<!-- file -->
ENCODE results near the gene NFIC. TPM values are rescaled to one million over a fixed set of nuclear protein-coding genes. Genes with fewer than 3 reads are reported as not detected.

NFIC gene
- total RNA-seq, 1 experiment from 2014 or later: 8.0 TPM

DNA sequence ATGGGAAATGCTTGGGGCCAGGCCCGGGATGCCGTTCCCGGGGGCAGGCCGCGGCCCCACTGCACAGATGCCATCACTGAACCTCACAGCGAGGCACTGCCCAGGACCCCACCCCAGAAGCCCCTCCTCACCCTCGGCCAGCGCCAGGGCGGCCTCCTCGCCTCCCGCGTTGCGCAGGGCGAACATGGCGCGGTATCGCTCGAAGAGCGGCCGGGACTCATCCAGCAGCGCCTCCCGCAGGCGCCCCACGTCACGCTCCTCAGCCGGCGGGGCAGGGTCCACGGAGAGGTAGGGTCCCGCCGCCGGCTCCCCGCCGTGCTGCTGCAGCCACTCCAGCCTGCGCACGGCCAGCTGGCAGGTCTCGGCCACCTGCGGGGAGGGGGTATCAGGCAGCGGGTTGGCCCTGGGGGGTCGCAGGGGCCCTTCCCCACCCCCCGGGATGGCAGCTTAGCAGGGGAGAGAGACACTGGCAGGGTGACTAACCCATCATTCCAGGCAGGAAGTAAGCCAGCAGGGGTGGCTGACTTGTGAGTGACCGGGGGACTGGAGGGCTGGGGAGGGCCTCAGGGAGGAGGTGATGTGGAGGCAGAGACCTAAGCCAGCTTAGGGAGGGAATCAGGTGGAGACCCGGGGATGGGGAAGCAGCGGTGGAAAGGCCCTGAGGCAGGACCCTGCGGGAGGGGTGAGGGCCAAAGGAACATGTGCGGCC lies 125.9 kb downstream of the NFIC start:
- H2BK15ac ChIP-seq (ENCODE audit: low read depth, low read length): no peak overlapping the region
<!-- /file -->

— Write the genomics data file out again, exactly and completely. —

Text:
ENCODE results near the gene NFIC. TPM values are rescaled to one million over a fixed set of nuclear protein-coding genes. Genes with fewer than 3 reads are reported as not detected.

NFIC gene
- total RNA-seq, 1 experiment from 2014 or later: 8.0 TPM

DNA sequence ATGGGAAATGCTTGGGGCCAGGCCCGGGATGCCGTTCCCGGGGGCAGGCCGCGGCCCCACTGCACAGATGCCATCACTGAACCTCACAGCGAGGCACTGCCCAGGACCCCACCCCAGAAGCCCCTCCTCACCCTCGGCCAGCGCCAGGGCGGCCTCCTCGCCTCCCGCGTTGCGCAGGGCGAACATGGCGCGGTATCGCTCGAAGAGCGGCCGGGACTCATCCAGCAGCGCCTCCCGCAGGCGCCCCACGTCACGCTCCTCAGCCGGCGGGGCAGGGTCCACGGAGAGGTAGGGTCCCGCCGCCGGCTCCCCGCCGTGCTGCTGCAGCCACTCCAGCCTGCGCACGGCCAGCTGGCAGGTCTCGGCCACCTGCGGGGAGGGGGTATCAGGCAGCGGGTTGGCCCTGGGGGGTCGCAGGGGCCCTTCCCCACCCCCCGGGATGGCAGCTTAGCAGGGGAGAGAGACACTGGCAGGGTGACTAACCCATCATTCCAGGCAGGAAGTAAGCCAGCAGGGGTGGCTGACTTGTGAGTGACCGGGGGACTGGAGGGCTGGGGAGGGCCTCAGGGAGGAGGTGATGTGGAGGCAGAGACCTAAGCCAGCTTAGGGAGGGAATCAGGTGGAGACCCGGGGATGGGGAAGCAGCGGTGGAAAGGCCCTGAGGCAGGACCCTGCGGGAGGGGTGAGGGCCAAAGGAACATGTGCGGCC lies 125.9 kb downstream of the NFIC start:
- H2BK15ac ChIP-seq (ENCODE audit: low read depth, low read length): no peak overlapping the region